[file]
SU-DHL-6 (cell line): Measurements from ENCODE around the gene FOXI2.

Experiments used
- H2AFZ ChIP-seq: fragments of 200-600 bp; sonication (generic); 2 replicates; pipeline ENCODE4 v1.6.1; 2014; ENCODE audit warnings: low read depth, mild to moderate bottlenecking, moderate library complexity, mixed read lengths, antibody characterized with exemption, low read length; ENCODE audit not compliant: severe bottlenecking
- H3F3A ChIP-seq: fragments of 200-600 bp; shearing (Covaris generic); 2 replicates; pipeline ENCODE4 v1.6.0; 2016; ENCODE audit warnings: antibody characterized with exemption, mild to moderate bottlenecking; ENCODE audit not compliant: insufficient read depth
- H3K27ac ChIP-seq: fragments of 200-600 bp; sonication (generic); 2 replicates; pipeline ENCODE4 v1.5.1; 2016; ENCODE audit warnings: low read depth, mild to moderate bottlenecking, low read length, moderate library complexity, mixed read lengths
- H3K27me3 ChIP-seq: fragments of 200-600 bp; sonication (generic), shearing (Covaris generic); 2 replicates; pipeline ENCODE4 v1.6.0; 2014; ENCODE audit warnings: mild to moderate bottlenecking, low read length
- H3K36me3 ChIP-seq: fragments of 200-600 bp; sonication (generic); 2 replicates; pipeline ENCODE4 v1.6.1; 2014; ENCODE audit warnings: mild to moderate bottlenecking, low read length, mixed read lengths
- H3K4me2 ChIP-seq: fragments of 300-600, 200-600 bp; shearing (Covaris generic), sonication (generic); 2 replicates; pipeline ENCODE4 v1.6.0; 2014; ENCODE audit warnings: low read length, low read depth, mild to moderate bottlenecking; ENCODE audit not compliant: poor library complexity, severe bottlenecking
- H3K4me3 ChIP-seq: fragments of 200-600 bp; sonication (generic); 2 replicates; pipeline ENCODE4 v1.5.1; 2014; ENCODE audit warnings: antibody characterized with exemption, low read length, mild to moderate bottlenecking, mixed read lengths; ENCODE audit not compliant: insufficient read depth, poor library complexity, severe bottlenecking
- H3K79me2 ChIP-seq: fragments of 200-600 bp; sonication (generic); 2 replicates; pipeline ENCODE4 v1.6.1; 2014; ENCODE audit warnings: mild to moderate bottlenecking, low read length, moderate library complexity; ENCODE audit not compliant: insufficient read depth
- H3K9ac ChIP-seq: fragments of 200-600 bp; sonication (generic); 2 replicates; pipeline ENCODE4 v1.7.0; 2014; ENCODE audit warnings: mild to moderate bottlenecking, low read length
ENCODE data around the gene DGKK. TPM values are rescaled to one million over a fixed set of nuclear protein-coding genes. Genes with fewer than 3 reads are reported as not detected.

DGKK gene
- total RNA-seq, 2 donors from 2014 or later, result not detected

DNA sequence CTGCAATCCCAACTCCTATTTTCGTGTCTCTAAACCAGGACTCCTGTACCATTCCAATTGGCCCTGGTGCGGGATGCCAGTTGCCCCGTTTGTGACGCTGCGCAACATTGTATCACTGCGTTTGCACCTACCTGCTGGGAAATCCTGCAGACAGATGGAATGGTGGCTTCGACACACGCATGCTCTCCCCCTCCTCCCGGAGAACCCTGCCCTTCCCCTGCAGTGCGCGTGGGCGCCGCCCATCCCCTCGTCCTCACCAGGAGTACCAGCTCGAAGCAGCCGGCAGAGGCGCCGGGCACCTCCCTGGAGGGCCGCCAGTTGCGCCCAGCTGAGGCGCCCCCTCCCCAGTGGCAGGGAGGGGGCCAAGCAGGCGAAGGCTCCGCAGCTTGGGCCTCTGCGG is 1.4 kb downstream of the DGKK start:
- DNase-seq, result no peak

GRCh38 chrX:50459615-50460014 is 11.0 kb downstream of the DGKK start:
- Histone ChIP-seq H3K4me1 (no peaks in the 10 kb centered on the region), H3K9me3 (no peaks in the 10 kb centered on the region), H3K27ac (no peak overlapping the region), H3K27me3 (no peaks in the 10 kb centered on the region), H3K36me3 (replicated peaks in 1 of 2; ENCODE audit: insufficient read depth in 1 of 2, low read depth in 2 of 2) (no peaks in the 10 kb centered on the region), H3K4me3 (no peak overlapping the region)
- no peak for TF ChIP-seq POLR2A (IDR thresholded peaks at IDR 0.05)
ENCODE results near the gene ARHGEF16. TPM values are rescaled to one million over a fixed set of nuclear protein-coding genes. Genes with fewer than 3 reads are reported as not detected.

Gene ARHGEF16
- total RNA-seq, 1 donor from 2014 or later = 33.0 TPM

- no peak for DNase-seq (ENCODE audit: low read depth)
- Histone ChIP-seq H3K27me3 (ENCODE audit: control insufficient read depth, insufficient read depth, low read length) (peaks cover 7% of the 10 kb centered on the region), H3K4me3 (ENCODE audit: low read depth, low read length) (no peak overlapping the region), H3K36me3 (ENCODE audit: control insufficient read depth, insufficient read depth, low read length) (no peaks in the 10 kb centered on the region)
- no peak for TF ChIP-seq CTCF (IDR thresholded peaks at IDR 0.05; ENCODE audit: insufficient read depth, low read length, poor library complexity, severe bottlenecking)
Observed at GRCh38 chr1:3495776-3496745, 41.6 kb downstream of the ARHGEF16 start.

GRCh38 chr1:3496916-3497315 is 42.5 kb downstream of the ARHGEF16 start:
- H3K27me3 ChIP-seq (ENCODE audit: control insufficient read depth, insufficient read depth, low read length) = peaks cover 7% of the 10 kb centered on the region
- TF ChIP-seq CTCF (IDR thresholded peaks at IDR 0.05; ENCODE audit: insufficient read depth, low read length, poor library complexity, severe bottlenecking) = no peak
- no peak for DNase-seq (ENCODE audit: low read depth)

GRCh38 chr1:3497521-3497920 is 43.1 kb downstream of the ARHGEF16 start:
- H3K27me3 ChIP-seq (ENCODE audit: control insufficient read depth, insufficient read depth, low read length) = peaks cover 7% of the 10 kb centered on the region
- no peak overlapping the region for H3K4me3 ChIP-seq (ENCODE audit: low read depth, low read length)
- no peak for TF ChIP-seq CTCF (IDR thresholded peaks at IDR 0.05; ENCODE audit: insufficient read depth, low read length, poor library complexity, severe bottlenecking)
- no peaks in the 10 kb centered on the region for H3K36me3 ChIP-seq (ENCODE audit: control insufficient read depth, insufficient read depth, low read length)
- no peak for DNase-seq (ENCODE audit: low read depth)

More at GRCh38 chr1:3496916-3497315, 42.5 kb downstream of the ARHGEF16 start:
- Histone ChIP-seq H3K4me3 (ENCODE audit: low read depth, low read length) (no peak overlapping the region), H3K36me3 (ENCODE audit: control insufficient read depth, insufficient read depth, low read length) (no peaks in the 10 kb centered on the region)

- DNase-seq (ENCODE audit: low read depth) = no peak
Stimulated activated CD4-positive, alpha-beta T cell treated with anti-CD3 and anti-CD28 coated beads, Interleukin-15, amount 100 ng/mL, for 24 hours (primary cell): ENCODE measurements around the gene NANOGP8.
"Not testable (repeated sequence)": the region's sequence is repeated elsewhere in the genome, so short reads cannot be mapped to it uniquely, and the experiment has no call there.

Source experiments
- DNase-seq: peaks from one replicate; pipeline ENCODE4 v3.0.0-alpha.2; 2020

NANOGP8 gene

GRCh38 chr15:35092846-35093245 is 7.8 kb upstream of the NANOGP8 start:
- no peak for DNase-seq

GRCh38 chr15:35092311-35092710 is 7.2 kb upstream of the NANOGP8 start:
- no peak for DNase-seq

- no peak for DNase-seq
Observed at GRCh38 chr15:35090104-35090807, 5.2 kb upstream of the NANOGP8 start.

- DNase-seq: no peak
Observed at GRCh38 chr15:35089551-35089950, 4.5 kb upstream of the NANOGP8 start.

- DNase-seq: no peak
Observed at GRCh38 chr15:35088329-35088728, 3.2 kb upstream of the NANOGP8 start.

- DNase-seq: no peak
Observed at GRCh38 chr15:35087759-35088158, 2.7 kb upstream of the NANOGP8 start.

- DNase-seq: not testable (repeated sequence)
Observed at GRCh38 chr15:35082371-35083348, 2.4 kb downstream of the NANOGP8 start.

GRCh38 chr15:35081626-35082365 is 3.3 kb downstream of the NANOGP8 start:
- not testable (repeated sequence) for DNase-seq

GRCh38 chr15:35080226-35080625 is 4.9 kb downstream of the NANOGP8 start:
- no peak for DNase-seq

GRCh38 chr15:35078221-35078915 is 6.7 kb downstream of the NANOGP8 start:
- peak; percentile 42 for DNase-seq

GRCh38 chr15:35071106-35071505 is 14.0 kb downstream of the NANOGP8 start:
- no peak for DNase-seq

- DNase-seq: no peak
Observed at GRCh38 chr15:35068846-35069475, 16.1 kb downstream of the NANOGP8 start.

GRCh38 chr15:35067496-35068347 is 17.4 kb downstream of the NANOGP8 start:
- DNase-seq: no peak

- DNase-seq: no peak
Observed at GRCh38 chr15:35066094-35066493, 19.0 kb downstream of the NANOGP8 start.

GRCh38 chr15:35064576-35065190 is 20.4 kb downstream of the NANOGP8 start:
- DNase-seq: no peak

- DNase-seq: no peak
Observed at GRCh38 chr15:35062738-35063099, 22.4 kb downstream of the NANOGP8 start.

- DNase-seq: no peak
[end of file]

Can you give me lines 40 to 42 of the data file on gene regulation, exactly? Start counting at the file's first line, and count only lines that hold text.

Stimulated activated CD4-positive, alpha-beta T cell treated with anti-CD3 and anti-CD28 coated beads, Interleukin-15, amount 100 ng/mL, for 24 hours (primary cell): ENCODE measurements around the gene NANOGP8.
"Not testable (repeated sequence)": the region's sequence is repeated elsewhere in the genome, so short reads cannot be mapped to it uniquely, and the experiment has no call there.

Source experiments